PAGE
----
To many observers, PayPal’s ability to directly affect bitcoin prices is limited at best, and even if they were to have started the situation, it would not have mattered on a broader scale. Other crises have shown to have a limited impact on prices and sentiment. Google’s ad ban and even China and South Korea’s regulatory overtures were met with price increases over a short period, as opposed to the crashes predicted.

Can Bitcoin Be Manipulated?

The short answer is yes, but it’s not a black-and-white situation. Bitcoin can be and has been manipulated in the past, and studies suggest it’s not impossible. Indeed, there are suspicions that the 700% spike in prices that the coin experienced in 2013 were the result of a single trader. More recently, a study found that only 1,000 users control nearly 40% of available bitcoin, giving them a disproportionate ability to drive the market, even without coordinating their activities. However, it’s difficult to determine what causes price fluctuations in any specific moment, and if it’s the result of outright manipulation or natural market forces.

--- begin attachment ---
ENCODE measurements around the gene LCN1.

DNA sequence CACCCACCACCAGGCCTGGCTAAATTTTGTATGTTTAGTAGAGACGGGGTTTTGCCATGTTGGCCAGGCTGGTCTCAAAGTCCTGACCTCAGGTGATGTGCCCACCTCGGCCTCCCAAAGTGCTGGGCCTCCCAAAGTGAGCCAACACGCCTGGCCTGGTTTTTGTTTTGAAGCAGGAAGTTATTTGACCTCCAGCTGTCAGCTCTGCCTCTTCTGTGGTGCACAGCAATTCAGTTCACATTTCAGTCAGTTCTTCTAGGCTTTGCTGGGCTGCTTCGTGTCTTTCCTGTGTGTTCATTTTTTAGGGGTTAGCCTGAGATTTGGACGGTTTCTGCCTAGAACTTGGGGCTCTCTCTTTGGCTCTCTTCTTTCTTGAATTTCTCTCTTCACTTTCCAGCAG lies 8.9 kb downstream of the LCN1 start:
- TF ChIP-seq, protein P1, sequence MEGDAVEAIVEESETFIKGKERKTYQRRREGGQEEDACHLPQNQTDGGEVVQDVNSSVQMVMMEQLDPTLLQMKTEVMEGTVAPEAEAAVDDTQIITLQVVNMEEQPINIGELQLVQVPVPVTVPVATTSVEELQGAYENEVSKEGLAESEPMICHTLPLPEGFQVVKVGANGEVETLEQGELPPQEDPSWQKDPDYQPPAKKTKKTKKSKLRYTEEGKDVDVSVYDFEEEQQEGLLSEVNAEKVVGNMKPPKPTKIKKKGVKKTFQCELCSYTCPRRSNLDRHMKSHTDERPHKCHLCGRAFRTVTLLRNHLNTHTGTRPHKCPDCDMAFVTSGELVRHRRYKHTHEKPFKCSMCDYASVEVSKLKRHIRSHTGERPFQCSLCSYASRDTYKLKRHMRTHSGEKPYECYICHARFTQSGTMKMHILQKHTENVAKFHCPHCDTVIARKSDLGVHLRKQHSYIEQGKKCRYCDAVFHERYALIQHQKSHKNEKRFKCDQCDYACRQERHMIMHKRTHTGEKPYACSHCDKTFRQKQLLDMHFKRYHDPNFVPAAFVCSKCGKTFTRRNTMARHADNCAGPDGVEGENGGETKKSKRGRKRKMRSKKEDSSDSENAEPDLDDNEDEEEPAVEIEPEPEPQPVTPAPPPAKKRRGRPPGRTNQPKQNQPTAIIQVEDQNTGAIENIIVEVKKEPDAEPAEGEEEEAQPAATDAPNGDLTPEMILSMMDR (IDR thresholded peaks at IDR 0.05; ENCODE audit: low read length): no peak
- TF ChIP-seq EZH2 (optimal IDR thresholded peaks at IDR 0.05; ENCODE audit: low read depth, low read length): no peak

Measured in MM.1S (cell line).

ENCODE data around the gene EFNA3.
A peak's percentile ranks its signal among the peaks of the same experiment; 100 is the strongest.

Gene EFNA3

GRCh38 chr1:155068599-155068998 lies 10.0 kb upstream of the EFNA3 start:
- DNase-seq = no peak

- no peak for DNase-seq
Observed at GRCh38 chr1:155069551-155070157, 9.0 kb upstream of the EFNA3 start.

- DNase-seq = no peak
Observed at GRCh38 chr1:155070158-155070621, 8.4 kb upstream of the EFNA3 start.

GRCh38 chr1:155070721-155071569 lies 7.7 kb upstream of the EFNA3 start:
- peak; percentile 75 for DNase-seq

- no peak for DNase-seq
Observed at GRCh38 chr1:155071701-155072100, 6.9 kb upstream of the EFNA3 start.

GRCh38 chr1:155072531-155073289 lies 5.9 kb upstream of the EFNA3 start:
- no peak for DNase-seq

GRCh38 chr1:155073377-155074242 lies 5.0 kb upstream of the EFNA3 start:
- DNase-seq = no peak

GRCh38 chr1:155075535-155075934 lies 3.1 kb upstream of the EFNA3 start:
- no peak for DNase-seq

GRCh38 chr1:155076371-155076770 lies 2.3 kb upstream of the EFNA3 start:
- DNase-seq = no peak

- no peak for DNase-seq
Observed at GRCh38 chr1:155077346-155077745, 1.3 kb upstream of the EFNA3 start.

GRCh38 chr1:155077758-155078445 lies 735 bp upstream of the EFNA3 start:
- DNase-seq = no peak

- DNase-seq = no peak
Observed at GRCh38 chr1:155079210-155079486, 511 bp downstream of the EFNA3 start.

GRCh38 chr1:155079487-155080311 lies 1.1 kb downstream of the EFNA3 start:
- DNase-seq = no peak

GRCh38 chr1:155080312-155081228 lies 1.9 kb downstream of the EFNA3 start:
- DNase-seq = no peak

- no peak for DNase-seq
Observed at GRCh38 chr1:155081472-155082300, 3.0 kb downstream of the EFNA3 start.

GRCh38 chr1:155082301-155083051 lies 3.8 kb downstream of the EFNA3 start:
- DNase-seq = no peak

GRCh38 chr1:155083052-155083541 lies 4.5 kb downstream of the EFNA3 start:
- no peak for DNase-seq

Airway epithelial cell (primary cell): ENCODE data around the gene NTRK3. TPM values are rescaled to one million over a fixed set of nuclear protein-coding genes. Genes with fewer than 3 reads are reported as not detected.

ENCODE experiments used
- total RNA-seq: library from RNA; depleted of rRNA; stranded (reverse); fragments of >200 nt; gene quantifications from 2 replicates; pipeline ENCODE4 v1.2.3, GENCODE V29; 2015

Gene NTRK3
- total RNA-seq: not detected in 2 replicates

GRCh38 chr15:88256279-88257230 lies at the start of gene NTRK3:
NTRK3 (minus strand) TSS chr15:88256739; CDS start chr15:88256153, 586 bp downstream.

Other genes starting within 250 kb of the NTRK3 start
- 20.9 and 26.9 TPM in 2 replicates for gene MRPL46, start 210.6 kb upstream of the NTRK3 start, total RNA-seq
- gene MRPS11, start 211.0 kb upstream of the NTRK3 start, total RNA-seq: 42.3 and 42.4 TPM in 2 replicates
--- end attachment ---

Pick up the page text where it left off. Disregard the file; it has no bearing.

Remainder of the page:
However, there are known factors that do play a direct role in price momentum, and some which could use this to manipulate valuations. For one, the introduction of leveraged trading and futures to the market encourages riskier behavior that can add to volatility. While the ability to short sell is viewed in many academic circles as an essential element of the price discovery process, it can also be abused for speculative purposes. By magnifying the scale of positions, margin calls can create added volatility as well, instead of contributing to greater overall stability.